There has been a lot of discussion about the potential problems with very large banks, and about policy efforts to minimize the risk of those "too big to fail." But one thing that policy makers have to consider when thinking about breaking up big banks are the costs associated. Conventional wisdom suggests that bigger banks have cost benefits.
New York Fed researchers Anna Kovner, James Vickery, and Lily Zhou have been testing that conventional wisdom. For the most part, they find that the larger the bank, the more cost advantages. While they do note some caveats about their findings, they argue out that "limiting the size of banking firms could still be an appropriate policy goal, but only if the benefits of doing so exceed the attendant reductions in scale efficiencies."
Here is an excerpt from their latest paper:
Large Bank Holding Companies Have Lower Noninterest Expense Ratios
Our analysis focuses on U.S. bank holding companies over the period 2001 to 2012. We find a negative relationship between bank size and noninterest expense ratios, robust to the expense measure or set of controls used. Quantitatively, a 10 percent increase in assets is associated with a 0.3-0.6 percent decline in noninterest expense scaled by income or assets. In dollar terms, our estimates imply that for a BHC of average size, an additional $1 billion in assets reduces noninterest expense by $1 to $2 million per year, relative to a base case where operating cost ratios are unrelated to size.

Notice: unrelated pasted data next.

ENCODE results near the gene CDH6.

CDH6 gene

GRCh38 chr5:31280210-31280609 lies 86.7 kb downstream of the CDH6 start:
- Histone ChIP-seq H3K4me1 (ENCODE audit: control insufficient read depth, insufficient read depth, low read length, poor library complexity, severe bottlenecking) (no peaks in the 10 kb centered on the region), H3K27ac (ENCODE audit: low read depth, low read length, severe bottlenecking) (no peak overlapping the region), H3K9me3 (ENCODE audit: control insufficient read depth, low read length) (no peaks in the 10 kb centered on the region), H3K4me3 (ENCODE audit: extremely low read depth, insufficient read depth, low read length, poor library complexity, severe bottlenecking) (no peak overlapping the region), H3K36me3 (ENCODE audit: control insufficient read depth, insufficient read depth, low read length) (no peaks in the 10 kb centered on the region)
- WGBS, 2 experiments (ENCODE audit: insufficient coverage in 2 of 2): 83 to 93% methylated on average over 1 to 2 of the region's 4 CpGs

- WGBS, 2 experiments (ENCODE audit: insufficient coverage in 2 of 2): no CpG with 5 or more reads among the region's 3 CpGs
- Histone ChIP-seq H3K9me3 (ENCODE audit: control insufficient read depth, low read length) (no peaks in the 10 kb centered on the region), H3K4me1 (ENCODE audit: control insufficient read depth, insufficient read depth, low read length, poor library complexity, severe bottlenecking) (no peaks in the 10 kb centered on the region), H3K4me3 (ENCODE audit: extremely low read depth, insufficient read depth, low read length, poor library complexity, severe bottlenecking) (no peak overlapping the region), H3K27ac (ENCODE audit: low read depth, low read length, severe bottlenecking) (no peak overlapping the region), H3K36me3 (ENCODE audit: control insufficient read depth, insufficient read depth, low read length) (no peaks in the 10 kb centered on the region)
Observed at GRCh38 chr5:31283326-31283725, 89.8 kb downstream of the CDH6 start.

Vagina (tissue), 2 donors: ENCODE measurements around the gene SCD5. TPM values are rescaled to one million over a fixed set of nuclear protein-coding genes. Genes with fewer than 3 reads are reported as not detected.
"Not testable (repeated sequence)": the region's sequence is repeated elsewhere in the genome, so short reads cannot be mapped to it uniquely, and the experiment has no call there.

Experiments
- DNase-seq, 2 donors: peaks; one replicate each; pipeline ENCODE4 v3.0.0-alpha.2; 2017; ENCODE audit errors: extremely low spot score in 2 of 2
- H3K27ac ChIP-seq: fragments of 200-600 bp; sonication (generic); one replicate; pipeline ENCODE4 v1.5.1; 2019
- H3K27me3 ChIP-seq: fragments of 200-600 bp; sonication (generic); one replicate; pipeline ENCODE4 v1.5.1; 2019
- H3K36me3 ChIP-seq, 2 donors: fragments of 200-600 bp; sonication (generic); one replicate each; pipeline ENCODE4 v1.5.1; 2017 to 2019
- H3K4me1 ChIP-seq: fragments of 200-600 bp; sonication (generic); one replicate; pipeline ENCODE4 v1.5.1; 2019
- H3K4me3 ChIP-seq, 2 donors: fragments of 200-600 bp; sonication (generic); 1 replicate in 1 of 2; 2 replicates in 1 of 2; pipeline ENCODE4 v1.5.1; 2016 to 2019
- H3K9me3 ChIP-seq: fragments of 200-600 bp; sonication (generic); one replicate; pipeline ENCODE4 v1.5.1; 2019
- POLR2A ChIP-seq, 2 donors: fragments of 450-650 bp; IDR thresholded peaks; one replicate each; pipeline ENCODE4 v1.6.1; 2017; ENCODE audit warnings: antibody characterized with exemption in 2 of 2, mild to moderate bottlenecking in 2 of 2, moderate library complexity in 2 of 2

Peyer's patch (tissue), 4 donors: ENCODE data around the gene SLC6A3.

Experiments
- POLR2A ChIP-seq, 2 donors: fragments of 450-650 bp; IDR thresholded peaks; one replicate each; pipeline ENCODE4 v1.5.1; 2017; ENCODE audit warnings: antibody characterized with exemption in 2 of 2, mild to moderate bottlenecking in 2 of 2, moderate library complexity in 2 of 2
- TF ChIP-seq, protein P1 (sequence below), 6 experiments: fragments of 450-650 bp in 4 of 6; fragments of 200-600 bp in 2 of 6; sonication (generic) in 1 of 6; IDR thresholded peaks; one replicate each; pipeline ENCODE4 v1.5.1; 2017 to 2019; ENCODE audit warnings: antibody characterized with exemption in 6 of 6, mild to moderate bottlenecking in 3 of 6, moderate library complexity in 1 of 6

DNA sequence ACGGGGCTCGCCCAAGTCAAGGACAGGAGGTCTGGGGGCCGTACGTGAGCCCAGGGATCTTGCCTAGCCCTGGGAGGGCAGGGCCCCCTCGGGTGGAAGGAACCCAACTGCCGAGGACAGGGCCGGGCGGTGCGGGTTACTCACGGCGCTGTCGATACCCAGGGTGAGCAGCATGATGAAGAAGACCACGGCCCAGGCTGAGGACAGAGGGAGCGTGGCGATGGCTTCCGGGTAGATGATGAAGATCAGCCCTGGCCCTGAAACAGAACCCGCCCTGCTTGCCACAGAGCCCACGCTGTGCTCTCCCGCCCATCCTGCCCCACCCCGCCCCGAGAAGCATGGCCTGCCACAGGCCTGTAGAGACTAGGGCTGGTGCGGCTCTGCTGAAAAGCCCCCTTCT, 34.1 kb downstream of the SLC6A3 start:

No Flattening of the Relationship between Size and Cost Even for the Largest BHCs
These results hold across the size distribution of banking firms and over different parts of our sample period. As shown in the chart below of the efficiency ratio and bank size, which is based on our statistical estimates, we find no evidence that these lower operating costs flatten out above some particular size threshold. This is in contrast to the early academic literature on scale economies, which suggested that these economies taper off above a relatively low size threshold. If anything, the estimated slope steepens, although the statistical uncertainty associated with the estimate becomes larger due to the small sample size.
Read Do Big Banks Have Lower Operating Costs? here.
Princeton economists Alan B. Krueger, Judd Cramer, and
David Cho have released a new paper for the Brookings Institution in which they look at "plausibility of a unified explanation for the recent shifts in the
price and real wage Phillips Curves and Beveridge Curve in the U.S." In other words, they study the long term unemployment problem. Their findings lead them to calling long term unemployed workers "unlucky." From the conclusion:
Although the long-term unemployed have about a one in ten chance of moving into
employment in any given month, when they do return to work their new jobs are often transitory.
After 15 months, the long-term unemployed are more than twice as likely to have withdrawn
from the labor force than to have settled into steady, full-time employment. And when they exit
the labor force, the long-term unemployed tend to say that they no longer want a job, suggesting
that many labor force exits could be enduring. The subset of the long-term unemployed who do regain employment tend to return to jobs in the same occupations and industries from which they
were displaced, suggesting that significant challenges exist for helping the long-term
unemployed to transition to growing sectors of the economy. A stronger macroeconomy helps
the long-term unemployed in part because it raises demand in their previous sectors. But even in
good times, the long-term unemployed are often on the margins of the labor market, with